|Hygiene Evaluation Procedures - Approaches and Methods for Assessing Water - and Sanitation-Related Hygiene Practices (International Nutrition Foundation for Developing Countries - INFDC, 1997, 124 pages)|
|5. Methods and tools for investigating the context|
Observation is a standard anthropological method for gathering information. It is a relatively unobtrusive and highly effective method that is often combined with other methods, such as interviewing. Observations can be done in a structured way, using a set of preselected things to observe, or in an unstructured manner by noting down everything observed and then classifying the information according to relevant themes. When the study objectives are specific, clearly defined, and the time allowed for the study is limited, as is often the case in assessments of hygiene practices, structured observations are more appropriate than unstructured ones. Spot-check observations are the simplest type of structured observations that can be conducted during a healthwalk, as well as during household visits and when interviewing.
· To see where water and sanitation-related facilities are located and to obtain first hand information on hygiene practices in and around these locations.
· To find out about hygiene-related practices in and around people's homes.
A structured (often precoded) spot-check observation schedule may be prepared, that consists of a list of relevant things to look for. This should reflect local features and may be pretested during the training period (see Chapter 3). An example which was adapted for different settings and translated into the local languages during the development and testing of this handbook is included (see Worksheet 1). Make your own guide to suit your particular setting, and do not be confined to this example.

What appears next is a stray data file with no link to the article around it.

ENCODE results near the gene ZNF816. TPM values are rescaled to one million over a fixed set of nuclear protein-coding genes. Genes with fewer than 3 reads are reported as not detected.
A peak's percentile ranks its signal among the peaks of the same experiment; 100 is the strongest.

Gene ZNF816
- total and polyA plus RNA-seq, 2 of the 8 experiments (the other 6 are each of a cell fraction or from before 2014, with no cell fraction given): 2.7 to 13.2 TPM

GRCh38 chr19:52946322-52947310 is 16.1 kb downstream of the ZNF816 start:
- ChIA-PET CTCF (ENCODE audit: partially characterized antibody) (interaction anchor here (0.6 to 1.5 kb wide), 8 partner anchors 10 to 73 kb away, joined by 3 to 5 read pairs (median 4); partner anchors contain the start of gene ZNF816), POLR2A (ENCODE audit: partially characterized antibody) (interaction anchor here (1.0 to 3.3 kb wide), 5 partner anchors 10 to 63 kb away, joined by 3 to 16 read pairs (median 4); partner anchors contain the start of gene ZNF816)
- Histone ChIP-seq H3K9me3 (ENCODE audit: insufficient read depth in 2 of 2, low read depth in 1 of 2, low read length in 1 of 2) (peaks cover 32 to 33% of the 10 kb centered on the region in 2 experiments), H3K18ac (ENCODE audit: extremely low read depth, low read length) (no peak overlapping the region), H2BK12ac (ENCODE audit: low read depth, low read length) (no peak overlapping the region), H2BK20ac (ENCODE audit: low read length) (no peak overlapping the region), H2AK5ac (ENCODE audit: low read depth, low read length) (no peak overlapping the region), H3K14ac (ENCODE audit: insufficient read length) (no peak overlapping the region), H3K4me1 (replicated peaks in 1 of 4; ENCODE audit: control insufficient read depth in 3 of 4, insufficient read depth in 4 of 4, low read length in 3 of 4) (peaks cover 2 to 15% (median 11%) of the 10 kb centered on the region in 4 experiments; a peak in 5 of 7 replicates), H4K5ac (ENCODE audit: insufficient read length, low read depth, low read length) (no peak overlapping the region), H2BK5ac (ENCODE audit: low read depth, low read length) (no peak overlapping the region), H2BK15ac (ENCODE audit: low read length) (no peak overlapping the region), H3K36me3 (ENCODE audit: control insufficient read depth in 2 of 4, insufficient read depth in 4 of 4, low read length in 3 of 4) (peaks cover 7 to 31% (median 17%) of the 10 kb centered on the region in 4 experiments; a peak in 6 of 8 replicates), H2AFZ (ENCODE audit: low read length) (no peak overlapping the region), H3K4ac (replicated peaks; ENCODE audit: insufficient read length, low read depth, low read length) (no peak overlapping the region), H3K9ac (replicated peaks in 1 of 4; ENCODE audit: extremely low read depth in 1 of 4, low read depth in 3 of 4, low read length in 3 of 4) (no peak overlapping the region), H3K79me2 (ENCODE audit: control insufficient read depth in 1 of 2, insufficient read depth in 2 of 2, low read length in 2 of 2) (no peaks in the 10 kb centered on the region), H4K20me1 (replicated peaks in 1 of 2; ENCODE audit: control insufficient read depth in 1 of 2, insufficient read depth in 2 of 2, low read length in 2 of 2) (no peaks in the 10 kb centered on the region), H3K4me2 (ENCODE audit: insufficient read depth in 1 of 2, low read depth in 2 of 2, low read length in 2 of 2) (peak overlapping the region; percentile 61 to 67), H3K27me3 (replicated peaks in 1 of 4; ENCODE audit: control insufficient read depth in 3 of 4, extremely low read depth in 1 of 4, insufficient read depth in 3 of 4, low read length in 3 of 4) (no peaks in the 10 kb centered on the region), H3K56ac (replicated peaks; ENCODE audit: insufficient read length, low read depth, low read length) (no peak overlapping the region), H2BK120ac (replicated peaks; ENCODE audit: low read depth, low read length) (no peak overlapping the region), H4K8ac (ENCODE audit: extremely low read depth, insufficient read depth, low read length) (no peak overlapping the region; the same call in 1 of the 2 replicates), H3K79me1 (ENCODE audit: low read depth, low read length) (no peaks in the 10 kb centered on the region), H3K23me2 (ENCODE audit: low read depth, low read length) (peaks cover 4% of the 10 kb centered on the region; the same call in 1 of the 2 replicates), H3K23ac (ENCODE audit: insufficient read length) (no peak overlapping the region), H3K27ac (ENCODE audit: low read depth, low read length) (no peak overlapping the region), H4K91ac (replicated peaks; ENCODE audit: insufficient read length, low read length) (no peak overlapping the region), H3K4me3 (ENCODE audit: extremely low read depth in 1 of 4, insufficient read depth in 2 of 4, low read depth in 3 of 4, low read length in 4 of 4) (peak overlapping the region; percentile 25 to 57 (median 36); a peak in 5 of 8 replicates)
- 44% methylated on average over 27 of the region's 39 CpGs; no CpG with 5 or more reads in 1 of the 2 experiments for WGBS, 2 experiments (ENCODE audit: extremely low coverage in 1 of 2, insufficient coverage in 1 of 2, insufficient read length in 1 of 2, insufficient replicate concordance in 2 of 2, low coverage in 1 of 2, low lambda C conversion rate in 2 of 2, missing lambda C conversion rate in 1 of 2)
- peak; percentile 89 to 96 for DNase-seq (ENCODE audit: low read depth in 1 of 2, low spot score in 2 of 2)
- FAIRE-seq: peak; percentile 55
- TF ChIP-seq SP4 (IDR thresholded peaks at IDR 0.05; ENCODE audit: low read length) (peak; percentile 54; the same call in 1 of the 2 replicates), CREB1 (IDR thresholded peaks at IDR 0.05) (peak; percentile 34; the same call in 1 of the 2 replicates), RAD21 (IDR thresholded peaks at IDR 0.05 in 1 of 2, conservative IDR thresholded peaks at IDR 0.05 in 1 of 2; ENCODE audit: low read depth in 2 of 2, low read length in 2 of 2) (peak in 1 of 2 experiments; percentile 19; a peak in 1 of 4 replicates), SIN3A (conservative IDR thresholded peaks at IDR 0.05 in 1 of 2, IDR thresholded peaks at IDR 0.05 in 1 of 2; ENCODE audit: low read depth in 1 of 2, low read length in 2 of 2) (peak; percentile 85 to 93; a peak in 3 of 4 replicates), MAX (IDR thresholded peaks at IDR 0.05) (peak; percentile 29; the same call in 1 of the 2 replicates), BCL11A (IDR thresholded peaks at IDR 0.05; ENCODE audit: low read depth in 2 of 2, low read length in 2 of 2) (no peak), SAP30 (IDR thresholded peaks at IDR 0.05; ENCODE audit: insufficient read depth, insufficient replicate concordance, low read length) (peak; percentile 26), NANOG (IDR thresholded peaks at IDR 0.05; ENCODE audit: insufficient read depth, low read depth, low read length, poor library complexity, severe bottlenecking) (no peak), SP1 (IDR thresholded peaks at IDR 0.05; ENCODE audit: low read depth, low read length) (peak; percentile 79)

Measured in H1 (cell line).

· Study the structured observation schedule well before conducting the observations. Use the skills you learned during the initial training (see Chapter 3).
· Be mentally prepared - concentrate.
· Try to be unobtrusive - for example, do not wave your checklist around or draw unnecessary attention to what you are doing.
· Look, listen, and learn.
· Write down your observations. All additional information to what is listed on the spot-check observation schedule should be included in your written notes with as much relevant detail as possible.
Management, Review, and Use of Information
Discuss everyone's observation notes in your study team and sort them by general themes and specific clusters of hygiene practices. Prepare a summary and keep it safe for crosschecking against information obtained by other methods in the final/overall analysis and inclusion in your study report. Define questions for further investigation arising from your discussion.